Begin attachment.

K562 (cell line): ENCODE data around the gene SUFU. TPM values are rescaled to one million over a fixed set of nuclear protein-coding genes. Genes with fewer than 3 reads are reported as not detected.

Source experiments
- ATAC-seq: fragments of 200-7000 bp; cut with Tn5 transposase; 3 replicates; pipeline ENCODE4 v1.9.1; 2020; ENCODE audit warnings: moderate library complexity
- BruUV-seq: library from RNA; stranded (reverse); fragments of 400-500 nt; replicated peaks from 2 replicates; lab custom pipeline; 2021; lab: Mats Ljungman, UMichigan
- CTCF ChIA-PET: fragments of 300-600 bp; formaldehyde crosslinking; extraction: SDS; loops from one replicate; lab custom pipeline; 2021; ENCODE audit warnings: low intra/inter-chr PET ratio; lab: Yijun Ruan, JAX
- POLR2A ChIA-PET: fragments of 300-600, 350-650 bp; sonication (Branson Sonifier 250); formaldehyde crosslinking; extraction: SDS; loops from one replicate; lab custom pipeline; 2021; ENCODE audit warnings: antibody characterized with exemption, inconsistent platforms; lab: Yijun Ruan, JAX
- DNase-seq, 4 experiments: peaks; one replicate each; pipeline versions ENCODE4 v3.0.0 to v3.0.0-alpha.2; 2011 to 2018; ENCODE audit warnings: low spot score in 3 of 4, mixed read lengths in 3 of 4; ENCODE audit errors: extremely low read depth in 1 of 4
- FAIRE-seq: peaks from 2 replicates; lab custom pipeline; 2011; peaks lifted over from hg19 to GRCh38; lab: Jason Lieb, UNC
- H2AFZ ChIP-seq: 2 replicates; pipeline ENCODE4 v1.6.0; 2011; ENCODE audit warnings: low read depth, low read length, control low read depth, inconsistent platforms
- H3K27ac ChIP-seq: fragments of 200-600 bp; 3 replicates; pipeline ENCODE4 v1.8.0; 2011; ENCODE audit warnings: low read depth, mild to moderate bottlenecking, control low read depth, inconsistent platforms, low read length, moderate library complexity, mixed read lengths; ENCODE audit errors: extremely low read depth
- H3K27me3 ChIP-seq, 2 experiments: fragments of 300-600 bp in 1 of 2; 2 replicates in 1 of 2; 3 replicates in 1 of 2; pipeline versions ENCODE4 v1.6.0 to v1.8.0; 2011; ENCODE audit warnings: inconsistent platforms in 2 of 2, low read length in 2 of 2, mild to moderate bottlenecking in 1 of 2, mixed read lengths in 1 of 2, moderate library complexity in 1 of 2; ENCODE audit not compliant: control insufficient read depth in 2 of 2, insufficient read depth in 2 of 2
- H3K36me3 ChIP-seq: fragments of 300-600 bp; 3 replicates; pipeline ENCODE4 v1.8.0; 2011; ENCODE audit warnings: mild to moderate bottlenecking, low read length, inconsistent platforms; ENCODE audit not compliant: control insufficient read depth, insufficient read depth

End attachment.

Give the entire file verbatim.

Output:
K562 (cell line): ENCODE data around the gene SUFU. TPM values are rescaled to one million over a fixed set of nuclear protein-coding genes. Genes with fewer than 3 reads are reported as not detected.

Source experiments
- ATAC-seq: fragments of 200-7000 bp; cut with Tn5 transposase; 3 replicates; pipeline ENCODE4 v1.9.1; 2020; ENCODE audit warnings: moderate library complexity
- BruUV-seq: library from RNA; stranded (reverse); fragments of 400-500 nt; replicated peaks from 2 replicates; lab custom pipeline; 2021; lab: Mats Ljungman, UMichigan
- CTCF ChIA-PET: fragments of 300-600 bp; formaldehyde crosslinking; extraction: SDS; loops from one replicate; lab custom pipeline; 2021; ENCODE audit warnings: low intra/inter-chr PET ratio; lab: Yijun Ruan, JAX
- POLR2A ChIA-PET: fragments of 300-600, 350-650 bp; sonication (Branson Sonifier 250); formaldehyde crosslinking; extraction: SDS; loops from one replicate; lab custom pipeline; 2021; ENCODE audit warnings: antibody characterized with exemption, inconsistent platforms; lab: Yijun Ruan, JAX
- DNase-seq, 4 experiments: peaks; one replicate each; pipeline versions ENCODE4 v3.0.0 to v3.0.0-alpha.2; 2011 to 2018; ENCODE audit warnings: low spot score in 3 of 4, mixed read lengths in 3 of 4; ENCODE audit errors: extremely low read depth in 1 of 4
- FAIRE-seq: peaks from 2 replicates; lab custom pipeline; 2011; peaks lifted over from hg19 to GRCh38; lab: Jason Lieb, UNC
- H2AFZ ChIP-seq: 2 replicates; pipeline ENCODE4 v1.6.0; 2011; ENCODE audit warnings: low read depth, low read length, control low read depth, inconsistent platforms
- H3K27ac ChIP-seq: fragments of 200-600 bp; 3 replicates; pipeline ENCODE4 v1.8.0; 2011; ENCODE audit warnings: low read depth, mild to moderate bottlenecking, control low read depth, inconsistent platforms, low read length, moderate library complexity, mixed read lengths; ENCODE audit errors: extremely low read depth
- H3K27me3 ChIP-seq, 2 experiments: fragments of 300-600 bp in 1 of 2; 2 replicates in 1 of 2; 3 replicates in 1 of 2; pipeline versions ENCODE4 v1.6.0 to v1.8.0; 2011; ENCODE audit warnings: inconsistent platforms in 2 of 2, low read length in 2 of 2, mild to moderate bottlenecking in 1 of 2, mixed read lengths in 1 of 2, moderate library complexity in 1 of 2; ENCODE audit not compliant: control insufficient read depth in 2 of 2, insufficient read depth in 2 of 2
- H3K36me3 ChIP-seq: fragments of 300-600 bp; 3 replicates; pipeline ENCODE4 v1.8.0; 2011; ENCODE audit warnings: mild to moderate bottlenecking, low read length, inconsistent platforms; ENCODE audit not compliant: control insufficient read depth, insufficient read depth